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Client Feedback, Service & Teams
3 minute read | 6 years ago

What Every Lawyer Should Do This Spring

Photo of Nathaniel Slavin By: Nathaniel Slavin

The weather should be better, and the days are getting longer. Spring is upon us, which means it’s time to contemplate some professional spring cleaning.

The legal-industry version of spring cleaning is not much different from what you do around your house and in your personal life to get organized and leave behind winter hibernation. For firms, hibernation is that time between Thanksgiving and mid-January when lawyers obsess about collections and make calls for money while mentally girding themselves for the fact that it is time to start doing the same thing all over again.

Meanwhile, in-house counsel keep doing their jobs: serving their internal clients and managing legal functions regardless of the time of year or holiday season.

In recent weeks, I have interviewed executives and in-house counsel from the widest range of clients including a global entertainment company, a U.S. division of an alternative energy company, a private-equity backed REIT and a dominant Silicon Valley tech company. And in every one of those conversations, a consistent theme arose: Our business is changing, we are adapting to the change and outside counsel need to understand our business goals in order to provide strong legal advice.

Some examples of comments that came out of those conversations include:

  • We have clear outside counsel guidelines, but few firms demonstrate they have even looked at them.
  • Help me accomplish my business goals, and if you don’t know what they are, why?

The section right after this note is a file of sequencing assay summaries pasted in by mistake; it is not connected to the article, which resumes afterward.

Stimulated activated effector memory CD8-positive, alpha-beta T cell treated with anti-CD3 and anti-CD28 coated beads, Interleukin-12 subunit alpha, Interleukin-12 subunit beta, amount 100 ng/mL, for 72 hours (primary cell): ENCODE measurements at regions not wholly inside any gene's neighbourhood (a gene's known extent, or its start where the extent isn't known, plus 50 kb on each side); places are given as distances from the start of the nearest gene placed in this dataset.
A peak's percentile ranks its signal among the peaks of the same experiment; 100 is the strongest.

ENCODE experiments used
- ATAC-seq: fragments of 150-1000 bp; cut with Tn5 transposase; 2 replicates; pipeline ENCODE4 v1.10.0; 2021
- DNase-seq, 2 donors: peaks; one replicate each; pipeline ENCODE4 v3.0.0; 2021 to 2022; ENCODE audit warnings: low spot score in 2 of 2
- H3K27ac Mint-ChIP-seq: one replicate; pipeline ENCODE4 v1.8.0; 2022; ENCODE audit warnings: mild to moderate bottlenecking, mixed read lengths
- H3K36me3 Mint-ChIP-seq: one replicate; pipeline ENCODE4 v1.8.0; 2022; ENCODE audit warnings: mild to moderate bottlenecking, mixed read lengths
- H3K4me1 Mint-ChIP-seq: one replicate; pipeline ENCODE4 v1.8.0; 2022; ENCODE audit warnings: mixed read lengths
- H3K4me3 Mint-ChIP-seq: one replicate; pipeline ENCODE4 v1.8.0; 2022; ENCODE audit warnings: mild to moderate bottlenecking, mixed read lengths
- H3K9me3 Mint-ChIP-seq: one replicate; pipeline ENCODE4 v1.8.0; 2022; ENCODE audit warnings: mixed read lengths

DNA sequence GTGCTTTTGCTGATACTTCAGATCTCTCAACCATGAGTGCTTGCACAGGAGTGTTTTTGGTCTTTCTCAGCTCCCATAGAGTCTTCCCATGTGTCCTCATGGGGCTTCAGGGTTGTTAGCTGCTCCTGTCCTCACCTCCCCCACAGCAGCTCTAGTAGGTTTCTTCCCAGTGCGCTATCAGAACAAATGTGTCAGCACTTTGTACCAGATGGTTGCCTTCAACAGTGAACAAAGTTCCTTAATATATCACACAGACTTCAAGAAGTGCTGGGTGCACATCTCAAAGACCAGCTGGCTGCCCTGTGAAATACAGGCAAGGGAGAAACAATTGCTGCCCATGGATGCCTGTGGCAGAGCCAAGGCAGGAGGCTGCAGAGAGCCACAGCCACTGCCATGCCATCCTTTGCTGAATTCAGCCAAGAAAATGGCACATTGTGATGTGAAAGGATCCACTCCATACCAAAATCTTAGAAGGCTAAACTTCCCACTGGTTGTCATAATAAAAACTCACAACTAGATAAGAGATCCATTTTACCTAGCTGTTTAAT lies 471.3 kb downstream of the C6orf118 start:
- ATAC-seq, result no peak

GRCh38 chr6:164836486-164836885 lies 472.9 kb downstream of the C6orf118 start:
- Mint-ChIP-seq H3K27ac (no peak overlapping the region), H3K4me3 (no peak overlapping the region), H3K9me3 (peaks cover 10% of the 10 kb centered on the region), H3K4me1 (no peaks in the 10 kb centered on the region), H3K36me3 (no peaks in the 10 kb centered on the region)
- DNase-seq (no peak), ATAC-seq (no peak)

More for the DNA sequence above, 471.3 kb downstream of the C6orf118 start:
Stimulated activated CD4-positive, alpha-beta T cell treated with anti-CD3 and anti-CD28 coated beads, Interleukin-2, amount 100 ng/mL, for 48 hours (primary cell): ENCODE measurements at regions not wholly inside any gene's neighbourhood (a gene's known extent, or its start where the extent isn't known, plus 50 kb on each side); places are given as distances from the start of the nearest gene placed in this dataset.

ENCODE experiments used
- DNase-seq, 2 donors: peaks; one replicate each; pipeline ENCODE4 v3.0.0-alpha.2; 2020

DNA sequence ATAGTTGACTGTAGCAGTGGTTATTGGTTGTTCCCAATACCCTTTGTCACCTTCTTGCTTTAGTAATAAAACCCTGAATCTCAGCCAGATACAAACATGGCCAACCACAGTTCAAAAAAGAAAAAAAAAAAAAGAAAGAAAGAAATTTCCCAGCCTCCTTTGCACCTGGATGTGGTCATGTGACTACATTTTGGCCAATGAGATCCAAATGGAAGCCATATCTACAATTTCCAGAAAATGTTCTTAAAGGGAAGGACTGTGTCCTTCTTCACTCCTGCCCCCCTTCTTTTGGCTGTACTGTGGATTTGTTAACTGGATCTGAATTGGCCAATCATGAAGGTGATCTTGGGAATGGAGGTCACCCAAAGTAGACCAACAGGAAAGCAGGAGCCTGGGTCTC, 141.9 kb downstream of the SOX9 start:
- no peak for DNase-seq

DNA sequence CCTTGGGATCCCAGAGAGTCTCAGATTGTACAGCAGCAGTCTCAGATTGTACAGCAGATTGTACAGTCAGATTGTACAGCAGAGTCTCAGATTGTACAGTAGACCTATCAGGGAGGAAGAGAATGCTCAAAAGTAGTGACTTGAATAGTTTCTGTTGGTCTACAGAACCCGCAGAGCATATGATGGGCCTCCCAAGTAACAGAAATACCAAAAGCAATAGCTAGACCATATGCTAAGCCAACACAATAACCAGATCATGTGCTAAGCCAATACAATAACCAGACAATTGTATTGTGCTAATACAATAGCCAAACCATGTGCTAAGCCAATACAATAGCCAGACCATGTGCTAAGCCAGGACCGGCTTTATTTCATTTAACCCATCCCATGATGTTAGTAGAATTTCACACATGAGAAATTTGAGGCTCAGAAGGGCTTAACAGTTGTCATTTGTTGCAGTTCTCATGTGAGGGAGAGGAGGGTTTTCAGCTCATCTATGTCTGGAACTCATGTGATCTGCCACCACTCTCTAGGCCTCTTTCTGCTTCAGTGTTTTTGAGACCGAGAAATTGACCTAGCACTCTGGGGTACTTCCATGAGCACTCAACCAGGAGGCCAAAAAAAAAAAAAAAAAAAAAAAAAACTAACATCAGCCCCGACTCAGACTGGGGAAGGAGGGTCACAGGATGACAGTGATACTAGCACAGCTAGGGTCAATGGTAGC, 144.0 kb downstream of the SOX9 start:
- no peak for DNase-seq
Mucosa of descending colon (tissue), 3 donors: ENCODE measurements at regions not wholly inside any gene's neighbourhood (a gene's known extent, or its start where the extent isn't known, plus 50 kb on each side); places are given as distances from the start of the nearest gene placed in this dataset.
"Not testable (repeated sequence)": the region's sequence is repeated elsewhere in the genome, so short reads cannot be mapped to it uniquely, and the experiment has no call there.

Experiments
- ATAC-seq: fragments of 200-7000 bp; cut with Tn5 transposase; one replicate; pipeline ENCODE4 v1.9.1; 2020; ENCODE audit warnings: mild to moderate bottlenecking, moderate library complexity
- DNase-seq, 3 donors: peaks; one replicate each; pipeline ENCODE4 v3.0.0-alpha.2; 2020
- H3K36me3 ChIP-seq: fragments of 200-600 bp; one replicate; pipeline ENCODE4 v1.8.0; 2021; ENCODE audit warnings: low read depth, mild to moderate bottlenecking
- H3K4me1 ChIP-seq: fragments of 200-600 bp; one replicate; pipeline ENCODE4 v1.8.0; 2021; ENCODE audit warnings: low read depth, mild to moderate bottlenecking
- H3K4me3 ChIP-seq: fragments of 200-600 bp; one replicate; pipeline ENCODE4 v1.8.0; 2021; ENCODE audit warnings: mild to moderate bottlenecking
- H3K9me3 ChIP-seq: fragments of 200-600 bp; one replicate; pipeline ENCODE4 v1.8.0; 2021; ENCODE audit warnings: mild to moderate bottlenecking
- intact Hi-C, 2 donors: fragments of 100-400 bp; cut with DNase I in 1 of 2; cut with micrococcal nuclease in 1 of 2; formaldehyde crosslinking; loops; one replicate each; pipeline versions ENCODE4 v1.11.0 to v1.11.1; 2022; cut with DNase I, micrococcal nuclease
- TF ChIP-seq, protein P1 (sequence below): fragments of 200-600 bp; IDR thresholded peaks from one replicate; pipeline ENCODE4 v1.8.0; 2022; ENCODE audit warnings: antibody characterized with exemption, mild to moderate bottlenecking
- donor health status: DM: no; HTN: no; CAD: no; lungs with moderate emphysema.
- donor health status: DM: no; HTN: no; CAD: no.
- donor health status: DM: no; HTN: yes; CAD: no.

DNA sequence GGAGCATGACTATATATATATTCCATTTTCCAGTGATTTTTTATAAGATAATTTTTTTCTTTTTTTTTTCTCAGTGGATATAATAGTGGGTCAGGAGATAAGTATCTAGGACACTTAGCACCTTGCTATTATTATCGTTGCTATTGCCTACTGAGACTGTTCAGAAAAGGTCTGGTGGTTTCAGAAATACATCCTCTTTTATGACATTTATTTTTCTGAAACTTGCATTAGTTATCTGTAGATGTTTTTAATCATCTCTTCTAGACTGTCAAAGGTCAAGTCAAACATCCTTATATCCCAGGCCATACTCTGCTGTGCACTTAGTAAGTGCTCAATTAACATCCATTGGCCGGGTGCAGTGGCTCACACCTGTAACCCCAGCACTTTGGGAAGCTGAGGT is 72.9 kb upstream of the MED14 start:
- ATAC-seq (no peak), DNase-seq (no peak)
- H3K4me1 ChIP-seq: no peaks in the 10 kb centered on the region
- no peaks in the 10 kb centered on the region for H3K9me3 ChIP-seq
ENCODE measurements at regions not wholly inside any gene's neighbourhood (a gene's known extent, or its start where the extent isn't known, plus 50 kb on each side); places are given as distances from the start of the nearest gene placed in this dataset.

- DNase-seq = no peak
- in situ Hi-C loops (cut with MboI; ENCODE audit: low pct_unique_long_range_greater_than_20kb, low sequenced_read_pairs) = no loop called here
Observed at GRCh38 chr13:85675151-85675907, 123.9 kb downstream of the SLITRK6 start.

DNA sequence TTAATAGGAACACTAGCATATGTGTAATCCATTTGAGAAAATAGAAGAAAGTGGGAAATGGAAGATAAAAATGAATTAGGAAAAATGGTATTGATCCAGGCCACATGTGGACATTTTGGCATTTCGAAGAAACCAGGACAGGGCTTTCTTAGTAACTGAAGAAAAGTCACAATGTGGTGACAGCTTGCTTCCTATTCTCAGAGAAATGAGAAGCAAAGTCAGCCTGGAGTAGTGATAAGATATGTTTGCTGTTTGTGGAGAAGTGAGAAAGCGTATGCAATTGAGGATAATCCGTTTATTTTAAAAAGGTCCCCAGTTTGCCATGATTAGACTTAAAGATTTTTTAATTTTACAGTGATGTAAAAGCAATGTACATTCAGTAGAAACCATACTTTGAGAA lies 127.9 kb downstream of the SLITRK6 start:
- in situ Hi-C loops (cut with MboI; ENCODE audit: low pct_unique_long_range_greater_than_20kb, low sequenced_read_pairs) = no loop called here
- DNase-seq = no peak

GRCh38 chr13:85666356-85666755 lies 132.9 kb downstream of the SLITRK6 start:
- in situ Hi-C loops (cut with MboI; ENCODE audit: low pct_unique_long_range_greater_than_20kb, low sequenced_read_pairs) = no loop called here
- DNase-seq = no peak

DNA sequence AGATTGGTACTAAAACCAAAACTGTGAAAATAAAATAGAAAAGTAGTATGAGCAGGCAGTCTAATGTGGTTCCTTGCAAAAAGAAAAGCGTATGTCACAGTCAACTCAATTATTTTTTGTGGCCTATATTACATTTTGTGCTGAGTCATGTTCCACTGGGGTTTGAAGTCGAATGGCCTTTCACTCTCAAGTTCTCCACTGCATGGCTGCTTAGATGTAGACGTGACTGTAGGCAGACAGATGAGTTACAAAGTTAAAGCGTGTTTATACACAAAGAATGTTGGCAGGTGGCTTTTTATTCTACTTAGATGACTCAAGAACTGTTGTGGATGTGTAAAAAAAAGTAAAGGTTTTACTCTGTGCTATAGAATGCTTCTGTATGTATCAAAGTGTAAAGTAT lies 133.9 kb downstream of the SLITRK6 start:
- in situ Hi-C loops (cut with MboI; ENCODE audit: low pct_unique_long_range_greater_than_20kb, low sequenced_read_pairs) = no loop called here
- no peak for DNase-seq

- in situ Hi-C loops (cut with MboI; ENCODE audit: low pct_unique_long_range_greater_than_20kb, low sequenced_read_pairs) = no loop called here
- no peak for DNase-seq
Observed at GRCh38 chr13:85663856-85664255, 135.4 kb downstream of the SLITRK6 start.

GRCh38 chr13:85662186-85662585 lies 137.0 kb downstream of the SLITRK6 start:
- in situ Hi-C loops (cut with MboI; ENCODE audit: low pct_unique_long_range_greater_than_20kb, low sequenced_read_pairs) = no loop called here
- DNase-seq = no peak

• Make my life easier by providing me clear recommendations that reflect an understanding of what we are trying to achieve within the context of a specific initiative.
  • We are under cost pressures (that hasn’t changed), so help me find efficiencies and never create more work for me.
  • More work for me means not understanding that if I have to figure out what your recommendation is, then I should have just done the work myself.
  • Make my life easier also means don’t send me six paragraphs when I want three bullet points.

Make this a time of year to revisit your clients’ changing business needs. If you haven’t already, take the time to:

  • Review your clients’ outside counsel guidelines and make sure everyone on the team is following them.
  • Ask your clients: What are your three biggest challenges going to be in the next six months? What can I do to help you overcome those challenges?
  • When you learn what those challenges are, share them with your colleagues and crowd source within the firm for creative solutions.
  • Then follow up. There are few things worse than taking the time to ask your client what they need from you and then failing to respond.

We often get asked to help firms develop client service standards and guidelines. And when we start those engagements, we often ask what role the “Voice of the Client” plays in the firm’s strategy and goals. Because if you are not listening to your clients, then you are making decisions based on your goals, not the clients’ needs.

So take the time this Spring to renew your client relationships. Ask them the questions that will allow you to better serve them, demonstrate that your service is aligned with their needs and show you are invested in helping them achieve their business (and often personal) goals.

The best part? It doesn’t require a massive effort. The little things make a difference. Ask the questions, follow up and deliver greater service and value. Clients want lawyers who focus on their specific needs and goals, and this is a perfect time to demonstrate that focus.